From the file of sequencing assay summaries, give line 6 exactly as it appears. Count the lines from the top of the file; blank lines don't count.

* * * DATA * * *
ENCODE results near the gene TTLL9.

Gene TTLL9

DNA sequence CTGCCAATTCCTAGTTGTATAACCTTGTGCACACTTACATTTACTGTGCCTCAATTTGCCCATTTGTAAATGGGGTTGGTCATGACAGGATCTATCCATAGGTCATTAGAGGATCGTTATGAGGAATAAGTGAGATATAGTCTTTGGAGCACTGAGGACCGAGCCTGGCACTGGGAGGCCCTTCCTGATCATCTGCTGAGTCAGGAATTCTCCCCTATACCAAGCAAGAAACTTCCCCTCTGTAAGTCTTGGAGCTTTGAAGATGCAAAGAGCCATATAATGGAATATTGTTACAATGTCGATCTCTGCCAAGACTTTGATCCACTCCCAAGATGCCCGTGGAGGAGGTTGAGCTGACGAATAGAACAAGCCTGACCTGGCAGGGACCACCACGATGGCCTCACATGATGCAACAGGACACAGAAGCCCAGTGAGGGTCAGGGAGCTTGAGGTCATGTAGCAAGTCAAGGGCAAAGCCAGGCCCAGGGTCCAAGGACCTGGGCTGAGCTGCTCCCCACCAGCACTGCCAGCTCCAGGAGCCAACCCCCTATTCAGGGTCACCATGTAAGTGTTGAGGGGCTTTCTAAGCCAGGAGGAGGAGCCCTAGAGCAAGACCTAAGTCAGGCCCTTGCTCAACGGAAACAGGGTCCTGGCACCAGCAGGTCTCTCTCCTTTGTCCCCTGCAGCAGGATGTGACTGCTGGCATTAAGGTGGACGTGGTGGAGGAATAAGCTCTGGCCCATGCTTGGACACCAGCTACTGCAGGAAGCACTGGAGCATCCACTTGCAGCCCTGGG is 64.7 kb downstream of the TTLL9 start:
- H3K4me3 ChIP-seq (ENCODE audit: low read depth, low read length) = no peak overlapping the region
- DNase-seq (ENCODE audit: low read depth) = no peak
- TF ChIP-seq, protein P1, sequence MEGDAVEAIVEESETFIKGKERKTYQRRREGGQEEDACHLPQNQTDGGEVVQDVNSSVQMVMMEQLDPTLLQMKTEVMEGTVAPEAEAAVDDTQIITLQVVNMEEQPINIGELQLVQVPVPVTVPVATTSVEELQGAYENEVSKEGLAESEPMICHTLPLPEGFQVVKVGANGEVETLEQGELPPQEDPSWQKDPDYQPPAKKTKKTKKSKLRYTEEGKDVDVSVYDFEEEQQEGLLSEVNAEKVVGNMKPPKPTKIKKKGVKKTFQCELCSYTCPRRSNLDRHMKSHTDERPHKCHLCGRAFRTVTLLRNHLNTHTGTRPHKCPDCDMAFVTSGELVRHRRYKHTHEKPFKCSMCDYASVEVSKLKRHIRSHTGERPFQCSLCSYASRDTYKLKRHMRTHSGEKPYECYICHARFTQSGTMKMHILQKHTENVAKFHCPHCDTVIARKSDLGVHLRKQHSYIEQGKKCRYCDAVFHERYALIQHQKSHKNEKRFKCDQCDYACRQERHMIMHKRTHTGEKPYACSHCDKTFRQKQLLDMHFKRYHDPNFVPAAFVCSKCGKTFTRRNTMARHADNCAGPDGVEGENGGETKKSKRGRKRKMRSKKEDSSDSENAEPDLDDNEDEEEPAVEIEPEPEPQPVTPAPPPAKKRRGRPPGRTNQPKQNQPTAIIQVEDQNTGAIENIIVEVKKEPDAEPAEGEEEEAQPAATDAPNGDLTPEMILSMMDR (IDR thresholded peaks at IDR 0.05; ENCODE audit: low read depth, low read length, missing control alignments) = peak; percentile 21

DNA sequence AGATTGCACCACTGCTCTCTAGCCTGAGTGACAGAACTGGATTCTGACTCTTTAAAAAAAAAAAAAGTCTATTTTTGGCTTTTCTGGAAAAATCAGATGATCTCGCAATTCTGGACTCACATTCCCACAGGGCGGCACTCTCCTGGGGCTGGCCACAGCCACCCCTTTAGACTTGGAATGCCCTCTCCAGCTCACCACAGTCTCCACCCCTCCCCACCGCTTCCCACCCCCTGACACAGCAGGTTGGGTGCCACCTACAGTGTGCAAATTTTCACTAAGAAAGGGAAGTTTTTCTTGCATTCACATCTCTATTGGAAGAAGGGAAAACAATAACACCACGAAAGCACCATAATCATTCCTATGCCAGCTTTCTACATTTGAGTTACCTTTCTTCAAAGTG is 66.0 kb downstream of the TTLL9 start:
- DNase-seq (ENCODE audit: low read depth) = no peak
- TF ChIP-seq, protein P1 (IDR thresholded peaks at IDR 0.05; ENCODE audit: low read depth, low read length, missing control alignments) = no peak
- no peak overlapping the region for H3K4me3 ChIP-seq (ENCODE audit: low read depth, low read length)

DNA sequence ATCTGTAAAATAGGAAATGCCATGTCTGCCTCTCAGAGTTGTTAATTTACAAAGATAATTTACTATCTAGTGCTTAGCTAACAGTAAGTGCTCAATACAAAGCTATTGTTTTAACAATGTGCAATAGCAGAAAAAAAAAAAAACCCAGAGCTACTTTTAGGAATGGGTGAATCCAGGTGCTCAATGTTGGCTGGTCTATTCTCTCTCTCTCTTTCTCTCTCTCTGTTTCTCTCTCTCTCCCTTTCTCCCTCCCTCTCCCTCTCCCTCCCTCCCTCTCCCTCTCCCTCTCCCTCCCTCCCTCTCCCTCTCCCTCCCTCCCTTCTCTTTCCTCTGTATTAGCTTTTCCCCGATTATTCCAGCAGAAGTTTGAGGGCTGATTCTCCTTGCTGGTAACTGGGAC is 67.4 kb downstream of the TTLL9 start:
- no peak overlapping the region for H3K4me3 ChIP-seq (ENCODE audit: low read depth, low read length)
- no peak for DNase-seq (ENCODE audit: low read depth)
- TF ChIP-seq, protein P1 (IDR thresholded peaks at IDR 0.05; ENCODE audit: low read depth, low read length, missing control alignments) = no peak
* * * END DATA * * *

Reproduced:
- TF ChIP-seq, protein P1, sequence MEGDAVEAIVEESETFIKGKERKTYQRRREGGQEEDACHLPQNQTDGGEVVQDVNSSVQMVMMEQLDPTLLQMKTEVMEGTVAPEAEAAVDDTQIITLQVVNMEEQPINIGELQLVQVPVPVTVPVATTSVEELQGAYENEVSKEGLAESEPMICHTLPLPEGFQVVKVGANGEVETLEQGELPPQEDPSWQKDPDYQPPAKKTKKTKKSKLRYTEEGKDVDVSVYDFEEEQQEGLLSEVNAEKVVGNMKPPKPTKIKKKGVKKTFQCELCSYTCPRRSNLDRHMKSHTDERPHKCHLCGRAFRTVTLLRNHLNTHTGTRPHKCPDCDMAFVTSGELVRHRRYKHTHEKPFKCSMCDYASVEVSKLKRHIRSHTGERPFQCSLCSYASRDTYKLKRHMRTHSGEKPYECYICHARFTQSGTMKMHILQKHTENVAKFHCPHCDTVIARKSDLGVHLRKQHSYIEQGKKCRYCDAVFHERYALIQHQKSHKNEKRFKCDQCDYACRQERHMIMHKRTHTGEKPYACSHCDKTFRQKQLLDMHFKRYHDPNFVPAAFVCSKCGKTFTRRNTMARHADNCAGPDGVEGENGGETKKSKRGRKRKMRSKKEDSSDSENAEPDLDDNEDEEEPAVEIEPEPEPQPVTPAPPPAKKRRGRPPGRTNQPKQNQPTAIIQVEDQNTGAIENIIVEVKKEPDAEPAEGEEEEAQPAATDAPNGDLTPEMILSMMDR (IDR thresholded peaks at IDR 0.05; ENCODE audit: low read depth, low read length, missing control alignments) = peak; percentile 21